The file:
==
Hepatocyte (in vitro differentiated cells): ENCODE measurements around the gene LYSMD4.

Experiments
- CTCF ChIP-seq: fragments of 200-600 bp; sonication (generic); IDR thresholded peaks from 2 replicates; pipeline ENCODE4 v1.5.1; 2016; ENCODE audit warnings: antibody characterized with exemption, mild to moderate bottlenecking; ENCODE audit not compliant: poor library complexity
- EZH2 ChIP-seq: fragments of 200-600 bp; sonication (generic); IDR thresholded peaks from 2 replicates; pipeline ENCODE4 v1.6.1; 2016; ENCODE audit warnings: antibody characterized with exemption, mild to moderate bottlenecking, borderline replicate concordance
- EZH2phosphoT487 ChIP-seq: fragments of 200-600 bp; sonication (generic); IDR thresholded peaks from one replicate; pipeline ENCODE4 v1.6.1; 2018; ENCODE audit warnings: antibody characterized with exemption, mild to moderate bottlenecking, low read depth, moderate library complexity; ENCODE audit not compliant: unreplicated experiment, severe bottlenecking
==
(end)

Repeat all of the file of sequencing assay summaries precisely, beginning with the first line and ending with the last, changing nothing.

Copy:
Hepatocyte (in vitro differentiated cells): ENCODE measurements around the gene LYSMD4.

Experiments
- CTCF ChIP-seq: fragments of 200-600 bp; sonication (generic); IDR thresholded peaks from 2 replicates; pipeline ENCODE4 v1.5.1; 2016; ENCODE audit warnings: antibody characterized with exemption, mild to moderate bottlenecking; ENCODE audit not compliant: poor library complexity
- EZH2 ChIP-seq: fragments of 200-600 bp; sonication (generic); IDR thresholded peaks from 2 replicates; pipeline ENCODE4 v1.6.1; 2016; ENCODE audit warnings: antibody characterized with exemption, mild to moderate bottlenecking, borderline replicate concordance
- EZH2phosphoT487 ChIP-seq: fragments of 200-600 bp; sonication (generic); IDR thresholded peaks from one replicate; pipeline ENCODE4 v1.6.1; 2018; ENCODE audit warnings: antibody characterized with exemption, mild to moderate bottlenecking, low read depth, moderate library complexity; ENCODE audit not compliant: unreplicated experiment, severe bottlenecking